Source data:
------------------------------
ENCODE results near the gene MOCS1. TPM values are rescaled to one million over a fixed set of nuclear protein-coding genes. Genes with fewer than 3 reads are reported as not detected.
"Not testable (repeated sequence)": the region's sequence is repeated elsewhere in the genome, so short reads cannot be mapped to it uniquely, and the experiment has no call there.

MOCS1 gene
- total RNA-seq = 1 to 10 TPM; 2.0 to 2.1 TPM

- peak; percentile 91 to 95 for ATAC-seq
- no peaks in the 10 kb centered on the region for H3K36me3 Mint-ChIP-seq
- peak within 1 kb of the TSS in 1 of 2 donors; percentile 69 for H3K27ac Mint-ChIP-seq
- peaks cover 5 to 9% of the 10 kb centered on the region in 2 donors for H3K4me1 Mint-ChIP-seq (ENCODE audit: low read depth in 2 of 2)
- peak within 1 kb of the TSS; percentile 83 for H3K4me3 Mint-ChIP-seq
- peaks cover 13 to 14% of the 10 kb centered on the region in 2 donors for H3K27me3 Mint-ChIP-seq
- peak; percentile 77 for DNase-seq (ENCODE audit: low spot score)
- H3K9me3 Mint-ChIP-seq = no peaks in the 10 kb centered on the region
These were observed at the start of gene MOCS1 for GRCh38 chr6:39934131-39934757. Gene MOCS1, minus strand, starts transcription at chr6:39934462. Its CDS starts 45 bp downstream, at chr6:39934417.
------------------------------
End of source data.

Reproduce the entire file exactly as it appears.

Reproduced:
ENCODE results near the gene MOCS1. TPM values are rescaled to one million over a fixed set of nuclear protein-coding genes. Genes with fewer than 3 reads are reported as not detected.
"Not testable (repeated sequence)": the region's sequence is repeated elsewhere in the genome, so short reads cannot be mapped to it uniquely, and the experiment has no call there.

MOCS1 gene
- total RNA-seq = 1 to 10 TPM; 2.0 to 2.1 TPM

- peak; percentile 91 to 95 for ATAC-seq
- no peaks in the 10 kb centered on the region for H3K36me3 Mint-ChIP-seq
- peak within 1 kb of the TSS in 1 of 2 donors; percentile 69 for H3K27ac Mint-ChIP-seq
- peaks cover 5 to 9% of the 10 kb centered on the region in 2 donors for H3K4me1 Mint-ChIP-seq (ENCODE audit: low read depth in 2 of 2)
- peak within 1 kb of the TSS; percentile 83 for H3K4me3 Mint-ChIP-seq
- peaks cover 13 to 14% of the 10 kb centered on the region in 2 donors for H3K27me3 Mint-ChIP-seq
- peak; percentile 77 for DNase-seq (ENCODE audit: low spot score)
- H3K9me3 Mint-ChIP-seq = no peaks in the 10 kb centered on the region
These were observed at the start of gene MOCS1 for GRCh38 chr6:39934131-39934757. Gene MOCS1, minus strand, starts transcription at chr6:39934462. Its CDS starts 45 bp downstream, at chr6:39934417.